From around the Fogo Island:

Good night, sorry for the looooong post.


Saturday, July 30

New World Island

Just a few more New World photos. But I've got an interesting tale to tell when I run across a good internet connection, so stay tuned.

The Long Point Lighthouse


Friday, July 29


I'm now on New World Island (via a causeway, no ferry needed) near the village of Toogood, with some decidedly old world internet connectivity - so, too bad, this will be a short post from Toogood.


Thursday, July 28

A Day Trip To . . . .

France. It turns out that France still owns (they call it a "Overseas Collectivity") some property in North America, which was a surprise to me! Just a 55 minute ferry ride off the coast of Newfoundland is Saint Pierre (plus Miguelon & Langlade islands) so, off I went on a little day trip. Of course, being a foreign country, you have immigration and customs (at each end) plus a currency change (they use the Euro) - always fun.

A little history (don't bet any large amount of money on the "facts" that follow). These particular islands were fought over by England and France (back in the old days - the 1700s, 1800s and early 1900s) with France winning final possession. Then France ignored the place until WWII, when things got complicated - Canada wants to put a military radio station on the island, but France says no and sends warships to the island to reinforce its ownership. Canada, the USA, and Britain objected - Charles de Gaulle, said tough - so today we have a bit of France next door.

So what did I do? Truthfully, not much. Walked around the town, had lunch, and visited their Heritage Museum (highlight of the five hour stay), where I learned that the locals are pretty proud of their smuggling skills, in particular, the vast amount (nearly 2 million gallons one year) of prohibited spirits transported to the United States during prohibition.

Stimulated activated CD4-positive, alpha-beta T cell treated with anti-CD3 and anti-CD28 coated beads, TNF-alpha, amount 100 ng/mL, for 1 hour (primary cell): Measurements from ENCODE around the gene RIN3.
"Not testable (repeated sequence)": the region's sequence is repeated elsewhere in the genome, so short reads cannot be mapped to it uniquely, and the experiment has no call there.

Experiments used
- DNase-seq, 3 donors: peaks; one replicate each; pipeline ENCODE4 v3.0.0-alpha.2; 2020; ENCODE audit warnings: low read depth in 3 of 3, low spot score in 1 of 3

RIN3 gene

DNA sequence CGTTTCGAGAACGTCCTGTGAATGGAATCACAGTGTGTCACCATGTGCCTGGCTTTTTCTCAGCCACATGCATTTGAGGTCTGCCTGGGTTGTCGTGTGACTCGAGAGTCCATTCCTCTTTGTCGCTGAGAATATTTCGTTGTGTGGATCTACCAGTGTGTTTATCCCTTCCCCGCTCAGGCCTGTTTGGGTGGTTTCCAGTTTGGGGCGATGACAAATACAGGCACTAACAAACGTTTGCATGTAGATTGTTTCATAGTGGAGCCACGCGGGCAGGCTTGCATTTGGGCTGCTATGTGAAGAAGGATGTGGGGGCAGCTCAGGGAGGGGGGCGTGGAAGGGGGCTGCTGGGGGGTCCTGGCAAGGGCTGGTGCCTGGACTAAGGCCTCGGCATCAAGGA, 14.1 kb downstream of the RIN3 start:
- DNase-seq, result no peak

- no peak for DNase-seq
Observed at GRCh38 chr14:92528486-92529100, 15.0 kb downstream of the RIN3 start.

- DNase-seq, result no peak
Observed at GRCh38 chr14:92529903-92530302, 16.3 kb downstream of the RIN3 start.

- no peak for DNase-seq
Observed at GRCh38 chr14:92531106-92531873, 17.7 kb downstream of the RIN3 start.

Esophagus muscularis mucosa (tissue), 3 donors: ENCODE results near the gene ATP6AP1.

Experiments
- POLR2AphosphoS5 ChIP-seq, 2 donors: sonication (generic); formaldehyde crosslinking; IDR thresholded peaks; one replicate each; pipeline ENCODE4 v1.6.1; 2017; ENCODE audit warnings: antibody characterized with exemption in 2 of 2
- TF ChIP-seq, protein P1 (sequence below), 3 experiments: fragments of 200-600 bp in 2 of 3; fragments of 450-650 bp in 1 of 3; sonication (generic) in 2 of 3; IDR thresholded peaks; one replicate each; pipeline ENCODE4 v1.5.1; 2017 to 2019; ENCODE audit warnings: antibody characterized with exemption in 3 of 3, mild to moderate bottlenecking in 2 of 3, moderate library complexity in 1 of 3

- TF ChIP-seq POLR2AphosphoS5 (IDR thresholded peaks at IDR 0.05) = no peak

Tuesday, July 26

A History Day

For the last two nights I've been camped at Butter Pond Provincial Park and yesterday I drove into St. John's to have a look around. It's was a confusing (for me) city to drive in (no easy grid layout here) with the curves and hills, and they seem to like five way intersections - but at least I avoided going the wrong way on a one street and I found Signal Hill with only two wrong turns.

Signal Hill overlooks the entrance to St. John's Harbour and atop the hill sets Cabot Tower where, even today, a canon blast signals 12 noon to the city below. The Hill has always been important - the French and English fought over it, later it was important to the commercial success of the port (signalmen would use flags to signal the docks as to what ship was arriving) and in wartime (especially WWII) it was fortified as the Harbour was home port to the North Atlantic submarine defense fleet. Today it's a National Historic Site.

A very interesting exhibit with a great film
Entrance to the St. John's Harbour
The Harbour - small but very well protected


Next up, a drive out to Cape Spear, the eastern most point in Canada and home to the oldest surviving lighthouse on Newfoundland. The drive was short, and could have been shorter, but I took the long (wrong turn) way.

It was a nice sunny drive until

This is the "new" lighthouse - built 1955
This is the oldest lighthouse on Newfoundland - built 1830
The inside was restored circa 1839



Butter Pot Pond at the Provincial Park I camped at.


Saturday, July 23

Bonavista Peninsula

Moving on down the road a 100 miles I spent the day exploring the Bonavista Peninsula on the way to Cape Bonavista.


Out at Cape Bonavista I saw another unusual lighthouse (the only one like it in Canada) and walked around the oceanside cliffs. It was a tad windy, no whales to be seen - but I did see my first Atlantic iceberg.


A short drive from the Cape and I was in Dungeon Provincial Park - named for the unusual rock formations and caves - all formed by the pounding of the Atlantic Ocean.


After the Park I headed to Spillars Cove - the gravel road (I think it's primarily used by ATVs - just the kind of backroad I like) was a little challenging, but my lunch spot certainly had a great view!

Lunch stop
My view